When he entered Arthur's chamber, he found him standing motionless at the window, looking out over the fields. It was just before dusk, and a mist was lying over the land. Not that that was anything unusual in these parts, but it depressed Merlin more than anything.

“Come here, Merlin.” Quietly spoken, and with a new edge to his voice that Merlin couldn't quite work out.

He came up obediently and stood slightly behind Arthur, whose body almost completely blocked out the small window.

Arthur stepped back and motioned towards the window. “Take a look.”

Merlin hesitated for a second to turn his back on Arthur, and Arthur raised his eyebrows. “I'm not going to cut your head off, Merlin.” A hint of the old banter. It felt like warm milk soothing his dry throat.

He stepped forward and looked out at the landscape, once again feeling Arthur's stare in the back of his head.

“What do you see?” asked Arthur.

Merlin blinked. He supposed this was not the time for obvious answers. “I see the kingdom that you will rule one day.”

There was a pause. Then, almost awed: “Do you ever think of yourself, Merlin?”

Merlin turned and frowned. “Course I do.”

Arthur looked doubtful. “Then what do you see for yourself?”

Merlin looked out again. “Home,” he said, and for some reason heard Arthur exhale loudly behind him. “I see the kingdom that I will help you protect... if you'll let me.”

There, it was out, a half-plea. He turned again to observe Arthur's reaction.

Arthur inclined his head and was silent for a long time. Then he said: “Well, it doesn't look like you can be kept from protecting me, judging by your record.”

He looked up, and there was a hint of a twinkle in his eye. Merlin smiled.

“Does that mean I can stay?”

Arthur nodded. “If you want to.”

Of course I want to, Merlin thought. “Will you keep my secret?”

Arthur swallowed, and Merlin felt bad, so bad for putting him into this dilemma. But Arthur only said: “I will protect you, if you'll let me.”

It was Merlin's turn to exhale loudly.


Weeks passed before they went hunting alone again. They had not spoken one word about Merlin's magic since that evening, but they hadn’t fallen back into their easy ways either. Arthur was a lot more guarded, kept favouring Merlin with thoughtful looks, and Merlin spent every day telling himself that it was normal, that true acceptance would come with time, that Arthur had a lot to deal with just keeping this secret from his father.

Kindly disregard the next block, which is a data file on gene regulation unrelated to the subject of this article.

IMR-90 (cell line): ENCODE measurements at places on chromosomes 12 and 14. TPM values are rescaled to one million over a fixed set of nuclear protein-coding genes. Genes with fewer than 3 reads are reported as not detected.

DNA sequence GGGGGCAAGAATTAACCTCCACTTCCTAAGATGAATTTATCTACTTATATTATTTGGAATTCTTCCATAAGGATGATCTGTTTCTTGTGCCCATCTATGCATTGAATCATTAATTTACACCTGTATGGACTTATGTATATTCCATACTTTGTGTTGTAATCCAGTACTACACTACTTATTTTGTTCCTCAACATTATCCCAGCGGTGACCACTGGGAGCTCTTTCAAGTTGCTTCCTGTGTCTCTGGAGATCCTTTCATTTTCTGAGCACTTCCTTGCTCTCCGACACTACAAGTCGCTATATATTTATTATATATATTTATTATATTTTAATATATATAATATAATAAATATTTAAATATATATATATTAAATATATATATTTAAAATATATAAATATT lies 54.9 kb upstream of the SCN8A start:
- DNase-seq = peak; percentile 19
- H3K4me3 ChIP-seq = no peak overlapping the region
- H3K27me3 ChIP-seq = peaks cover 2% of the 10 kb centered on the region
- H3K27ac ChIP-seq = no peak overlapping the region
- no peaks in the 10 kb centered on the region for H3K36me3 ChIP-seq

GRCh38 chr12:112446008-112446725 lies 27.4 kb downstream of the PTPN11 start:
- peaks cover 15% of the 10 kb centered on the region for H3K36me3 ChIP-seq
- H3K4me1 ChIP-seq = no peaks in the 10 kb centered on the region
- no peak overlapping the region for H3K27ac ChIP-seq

And yet, his heart ached for that effortless friendship. Hell, he wouldn't have minded being called an idiot if it had meant that Arthur felt comfortable around him again.

As it was, he thought as he and Arthur were riding towards the woods in the far West, nothing could have been more awkward. Arthur still gave him orders, but there was no touch of the old understanding.

Arthur sniffed as they tied their horses to a great oak tree. “I smell deer.”

Merlin sniffed, too. “I can only smell poo.”

A small smile. “That's what I mean. This way.” He led the way into what seemed like nothing but undergrowth, and Merlin marvelled once more at Arthur's hunting skills.

“What about you?” asked Arthur. “Sense anything in particular?”

Merlin frowned. “What do you mean?”

“Never mind.”

They snuck along in silence for a while, until Arthur stopped very suddenly, and Merlin walked right into him.

“Merlin, you idiot,” Arthur hissed, “there goes our –”

There went, in fact, their doe, but it was promptly eaten by something much, much larger. Something that looked alarmingly like a creature out of Gaius' books. It seemed to be a mixture of a giant weasel, a hawk and (judging by the bushy tail) a fox.